Los Angeles Times' Scores

For 8,691 reviews, this publication has graded:
  • 58% higher than the average critic
  • 4% same as the average critic
  • 38% lower than the average critic
On average, this publication grades 0.8 points lower than other critics. (0-100 point scale)
Average Movie review score: 61
Highest review score: 100 Out of Sight
Lowest review score: 0 Battlefield Earth: A Saga of the Year 3000
Score distribution:
8691 movie reviews
  1. Often surprising and thought-provoking (the urge to euphemize is characterized as a drift away from reality), "****" is as funny and cathartic as the word it celebrates, and nearly as perversely shock-happy.
  2. For moviegoers who prefer cheeky wit, down-and-dirty mayhem and grown-up suspense in their air-conditioned escapism, The Prey deserves to light up the summer art house.
  3. The film is a bracingly romantic drama that's alive with a mature sense of passion and mystery.
  4. A martial arts action-adventure with wondrous special effects and witty production design, it effectively combines supernatural terror, a mythical slay-the-dragon, save-the-princess odyssey and even a spiritual quest for self-knowledge. [21 Aug 1995 Pg. F3]
    • Los Angeles Times
  5. This tale of nautical derring-do has several things going for it to counteract the inherent obviousness of the material. These include a director who knows his way around this kind of material, special effects work that makes the peril fearfully alive, and a pip of a true story of what is considered as daring a rescue mission as the U.S. Coast Guard ever attempted.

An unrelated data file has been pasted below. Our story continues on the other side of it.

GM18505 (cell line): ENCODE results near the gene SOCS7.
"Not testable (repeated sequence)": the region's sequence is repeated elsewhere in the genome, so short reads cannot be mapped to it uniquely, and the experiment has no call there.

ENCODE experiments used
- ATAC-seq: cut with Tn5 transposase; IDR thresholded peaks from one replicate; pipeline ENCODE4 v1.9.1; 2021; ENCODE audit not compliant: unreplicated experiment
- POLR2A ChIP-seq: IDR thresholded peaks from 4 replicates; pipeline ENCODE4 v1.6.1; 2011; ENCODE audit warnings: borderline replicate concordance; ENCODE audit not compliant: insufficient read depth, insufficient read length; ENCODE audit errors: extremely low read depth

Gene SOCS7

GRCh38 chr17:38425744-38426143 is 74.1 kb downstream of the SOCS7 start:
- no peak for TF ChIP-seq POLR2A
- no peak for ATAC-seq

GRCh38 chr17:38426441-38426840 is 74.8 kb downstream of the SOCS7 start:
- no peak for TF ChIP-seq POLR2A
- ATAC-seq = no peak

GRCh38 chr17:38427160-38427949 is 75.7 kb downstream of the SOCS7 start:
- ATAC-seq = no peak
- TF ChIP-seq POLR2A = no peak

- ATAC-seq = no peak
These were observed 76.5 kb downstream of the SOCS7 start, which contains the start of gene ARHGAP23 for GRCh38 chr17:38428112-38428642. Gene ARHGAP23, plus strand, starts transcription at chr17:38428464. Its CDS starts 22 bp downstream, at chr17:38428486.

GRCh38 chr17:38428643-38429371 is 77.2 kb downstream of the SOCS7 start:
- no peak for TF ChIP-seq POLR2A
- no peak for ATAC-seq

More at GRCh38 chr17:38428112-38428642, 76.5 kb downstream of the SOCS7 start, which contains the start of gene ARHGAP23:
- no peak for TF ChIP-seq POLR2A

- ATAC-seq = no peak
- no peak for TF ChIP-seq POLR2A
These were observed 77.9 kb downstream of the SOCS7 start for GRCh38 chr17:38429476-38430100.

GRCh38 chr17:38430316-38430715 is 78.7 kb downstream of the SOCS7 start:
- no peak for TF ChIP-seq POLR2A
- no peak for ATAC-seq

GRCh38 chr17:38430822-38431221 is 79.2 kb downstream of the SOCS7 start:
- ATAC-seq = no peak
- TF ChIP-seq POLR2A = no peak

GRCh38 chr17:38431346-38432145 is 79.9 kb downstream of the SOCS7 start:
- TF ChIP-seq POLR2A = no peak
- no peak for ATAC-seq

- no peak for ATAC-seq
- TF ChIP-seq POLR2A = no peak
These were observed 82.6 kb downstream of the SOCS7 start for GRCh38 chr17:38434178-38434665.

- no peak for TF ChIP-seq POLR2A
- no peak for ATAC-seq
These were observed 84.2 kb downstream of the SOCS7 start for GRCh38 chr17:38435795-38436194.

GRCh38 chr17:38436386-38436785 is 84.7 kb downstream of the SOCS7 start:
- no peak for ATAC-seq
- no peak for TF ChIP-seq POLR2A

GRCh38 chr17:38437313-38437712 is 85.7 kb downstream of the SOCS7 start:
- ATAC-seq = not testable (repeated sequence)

6. The Twilight Saga: Eclipse is back with all of the lethal and loving bite it was meant to have: The kiss of the vampire is cooler, the werewolf is hotter, the battles are bigger and the choices are, as everyone with a pulse (and a few without) knows by now, life-changing.
  7. As in the best movie satires, there's a solid core of truth informing director Jonathan Parker's (Untitled), which takes on the New York art and music worlds in one smart and funny swoop.
  8. For all of Troche's skill and talent, The Safety of Objects (a splendid title) nevertheless tries to cover too much territory. In movies, as elsewhere, a little less sometimes can add up to a lot more.
  9. Anderson, his superb ensemble cast and inspired cinematographer Uta Briesewitz, appeal at once to the intellect and the emotions as they build suspense and tension mercilessly.
  10. This animated retelling of the familiar Old Testament story is playful, high-spirited and unmistakably amusing. It's nice to see that a sense of humor and a sense of values don't inevitably have to cancel each other out.
  11. The film unfolds as if it were a dream in which taboo subconscious urges surface symbolically as in a Dali painting, yet everything takes place in everyday settings.
  12. Good trippy fun.
  13. There's delight to be had from watching Burton conjure up one fantastical Edward-inspired scenario after another.
  14. Despite the snappy brilliance of the setup, Prime doesn't entirely deliver on its promise -- something about the way it ends feels like a cop-out, and the opportunities for humor aren't exploited quite as well as they could be.